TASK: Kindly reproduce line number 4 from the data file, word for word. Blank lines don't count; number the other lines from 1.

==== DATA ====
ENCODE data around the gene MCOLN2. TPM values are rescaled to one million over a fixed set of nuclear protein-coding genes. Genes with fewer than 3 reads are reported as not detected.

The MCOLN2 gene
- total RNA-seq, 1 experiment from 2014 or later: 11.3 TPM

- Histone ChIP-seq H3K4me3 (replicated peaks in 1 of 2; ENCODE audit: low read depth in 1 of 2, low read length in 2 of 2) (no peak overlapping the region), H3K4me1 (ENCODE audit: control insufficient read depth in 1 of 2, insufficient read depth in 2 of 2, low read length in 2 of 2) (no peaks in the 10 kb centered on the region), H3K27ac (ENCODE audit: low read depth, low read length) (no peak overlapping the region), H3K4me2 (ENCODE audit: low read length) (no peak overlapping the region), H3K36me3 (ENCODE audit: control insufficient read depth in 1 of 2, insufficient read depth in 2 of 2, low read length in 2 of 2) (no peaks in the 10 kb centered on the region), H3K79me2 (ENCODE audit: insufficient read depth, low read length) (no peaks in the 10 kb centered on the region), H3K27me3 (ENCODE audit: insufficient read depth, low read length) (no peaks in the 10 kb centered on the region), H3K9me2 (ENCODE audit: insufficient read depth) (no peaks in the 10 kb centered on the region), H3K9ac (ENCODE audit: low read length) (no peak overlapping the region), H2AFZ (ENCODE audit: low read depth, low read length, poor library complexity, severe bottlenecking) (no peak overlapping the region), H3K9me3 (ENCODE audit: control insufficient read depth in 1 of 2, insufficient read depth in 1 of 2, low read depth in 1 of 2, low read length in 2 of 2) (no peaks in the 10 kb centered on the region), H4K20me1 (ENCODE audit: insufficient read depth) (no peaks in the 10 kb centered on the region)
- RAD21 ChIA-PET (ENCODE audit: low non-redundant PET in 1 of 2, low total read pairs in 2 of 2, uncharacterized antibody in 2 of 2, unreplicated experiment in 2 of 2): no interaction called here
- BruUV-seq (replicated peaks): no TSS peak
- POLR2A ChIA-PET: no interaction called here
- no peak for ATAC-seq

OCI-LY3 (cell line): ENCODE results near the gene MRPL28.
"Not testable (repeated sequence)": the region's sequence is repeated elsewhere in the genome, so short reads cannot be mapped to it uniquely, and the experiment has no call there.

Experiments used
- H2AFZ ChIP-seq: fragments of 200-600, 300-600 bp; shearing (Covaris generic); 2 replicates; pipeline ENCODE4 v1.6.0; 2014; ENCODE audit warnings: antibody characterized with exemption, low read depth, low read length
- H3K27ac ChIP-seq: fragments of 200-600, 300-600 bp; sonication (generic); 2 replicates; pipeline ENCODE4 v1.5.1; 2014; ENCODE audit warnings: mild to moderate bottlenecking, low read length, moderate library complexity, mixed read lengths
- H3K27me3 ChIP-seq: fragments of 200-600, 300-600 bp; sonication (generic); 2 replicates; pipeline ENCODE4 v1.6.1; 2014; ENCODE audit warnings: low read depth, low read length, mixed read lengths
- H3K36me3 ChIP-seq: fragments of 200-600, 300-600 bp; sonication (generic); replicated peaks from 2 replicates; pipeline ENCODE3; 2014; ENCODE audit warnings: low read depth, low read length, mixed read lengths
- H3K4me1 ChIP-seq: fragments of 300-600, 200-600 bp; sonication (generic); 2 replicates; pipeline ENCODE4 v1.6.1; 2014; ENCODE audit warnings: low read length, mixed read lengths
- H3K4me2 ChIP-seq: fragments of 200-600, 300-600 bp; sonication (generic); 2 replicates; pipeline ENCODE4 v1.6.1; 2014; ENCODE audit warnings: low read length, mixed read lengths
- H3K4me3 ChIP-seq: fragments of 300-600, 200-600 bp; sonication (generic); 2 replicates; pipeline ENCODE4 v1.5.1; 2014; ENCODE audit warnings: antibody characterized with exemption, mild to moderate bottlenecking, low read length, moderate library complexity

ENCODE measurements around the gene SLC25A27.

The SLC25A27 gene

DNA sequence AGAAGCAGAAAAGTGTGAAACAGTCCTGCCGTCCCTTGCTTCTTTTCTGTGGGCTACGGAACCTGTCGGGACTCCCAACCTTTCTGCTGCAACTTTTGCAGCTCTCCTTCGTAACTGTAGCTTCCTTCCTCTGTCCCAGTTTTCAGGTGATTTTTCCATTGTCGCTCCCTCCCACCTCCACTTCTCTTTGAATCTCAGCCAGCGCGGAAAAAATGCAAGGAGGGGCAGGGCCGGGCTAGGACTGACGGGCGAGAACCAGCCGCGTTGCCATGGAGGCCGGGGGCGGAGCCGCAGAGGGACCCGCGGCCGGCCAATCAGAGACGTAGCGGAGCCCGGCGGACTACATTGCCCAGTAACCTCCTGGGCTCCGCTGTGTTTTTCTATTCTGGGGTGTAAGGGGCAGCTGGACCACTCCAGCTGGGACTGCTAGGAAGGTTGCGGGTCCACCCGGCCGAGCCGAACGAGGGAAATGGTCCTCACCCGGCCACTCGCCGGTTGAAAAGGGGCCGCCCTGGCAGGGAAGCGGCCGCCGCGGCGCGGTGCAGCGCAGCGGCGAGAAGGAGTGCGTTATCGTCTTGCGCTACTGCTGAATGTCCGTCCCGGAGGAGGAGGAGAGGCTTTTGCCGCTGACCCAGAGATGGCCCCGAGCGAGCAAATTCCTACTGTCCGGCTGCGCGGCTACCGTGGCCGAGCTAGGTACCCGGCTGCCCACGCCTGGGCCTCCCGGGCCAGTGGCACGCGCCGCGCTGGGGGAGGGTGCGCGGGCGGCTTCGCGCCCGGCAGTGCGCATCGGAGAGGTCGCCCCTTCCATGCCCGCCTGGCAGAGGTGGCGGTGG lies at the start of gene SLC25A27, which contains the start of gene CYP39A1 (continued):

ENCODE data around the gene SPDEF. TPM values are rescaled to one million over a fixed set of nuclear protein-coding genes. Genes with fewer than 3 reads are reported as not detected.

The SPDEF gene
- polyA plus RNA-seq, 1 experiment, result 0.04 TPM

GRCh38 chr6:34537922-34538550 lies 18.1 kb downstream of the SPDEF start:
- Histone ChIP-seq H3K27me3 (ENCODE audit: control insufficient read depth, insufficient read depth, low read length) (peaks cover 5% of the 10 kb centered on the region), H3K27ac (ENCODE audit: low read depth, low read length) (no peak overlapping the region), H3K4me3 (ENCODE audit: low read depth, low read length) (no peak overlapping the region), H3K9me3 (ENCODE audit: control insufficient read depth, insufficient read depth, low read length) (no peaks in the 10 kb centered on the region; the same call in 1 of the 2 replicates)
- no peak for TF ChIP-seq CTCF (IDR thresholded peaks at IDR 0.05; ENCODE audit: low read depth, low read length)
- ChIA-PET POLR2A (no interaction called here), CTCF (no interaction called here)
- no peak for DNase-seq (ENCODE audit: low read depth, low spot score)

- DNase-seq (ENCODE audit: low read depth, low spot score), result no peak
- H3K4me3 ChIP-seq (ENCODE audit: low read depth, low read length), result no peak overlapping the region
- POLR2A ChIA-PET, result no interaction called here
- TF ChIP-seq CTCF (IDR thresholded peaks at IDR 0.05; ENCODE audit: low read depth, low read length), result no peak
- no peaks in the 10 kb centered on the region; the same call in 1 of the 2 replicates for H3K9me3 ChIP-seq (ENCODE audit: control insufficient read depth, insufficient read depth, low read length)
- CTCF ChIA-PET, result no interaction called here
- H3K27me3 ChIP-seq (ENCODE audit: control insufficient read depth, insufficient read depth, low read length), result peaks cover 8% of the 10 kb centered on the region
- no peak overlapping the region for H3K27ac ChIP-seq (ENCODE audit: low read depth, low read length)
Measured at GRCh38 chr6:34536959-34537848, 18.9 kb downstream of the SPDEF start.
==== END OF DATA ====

- Histone ChIP-seq H3K4me3 (replicated peaks in 1 of 2; ENCODE audit: low read depth in 1 of 2, low read length in 2 of 2) (no peak overlapping the region), H3K4me1 (ENCODE audit: control insufficient read depth in 1 of 2, insufficient read depth in 2 of 2, low read length in 2 of 2) (no peaks in the 10 kb centered on the region), H3K27ac (ENCODE audit: low read depth, low read length) (no peak overlapping the region), H3K4me2 (ENCODE audit: low read length) (no peak overlapping the region), H3K36me3 (ENCODE audit: control insufficient read depth in 1 of 2, insufficient read depth in 2 of 2, low read length in 2 of 2) (no peaks in the 10 kb centered on the region), H3K79me2 (ENCODE audit: insufficient read depth, low read length) (no peaks in the 10 kb centered on the region), H3K27me3 (ENCODE audit: insufficient read depth, low read length) (no peaks in the 10 kb centered on the region), H3K9me2 (ENCODE audit: insufficient read depth) (no peaks in the 10 kb centered on the region), H3K9ac (ENCODE audit: low read length) (no peak overlapping the region), H2AFZ (ENCODE audit: low read depth, low read length, poor library complexity, severe bottlenecking) (no peak overlapping the region), H3K9me3 (ENCODE audit: control insufficient read depth in 1 of 2, insufficient read depth in 1 of 2, low read depth in 1 of 2, low read length in 2 of 2) (no peaks in the 10 kb centered on the region), H4K20me1 (ENCODE audit: insufficient read depth) (no peaks in the 10 kb centered on the region)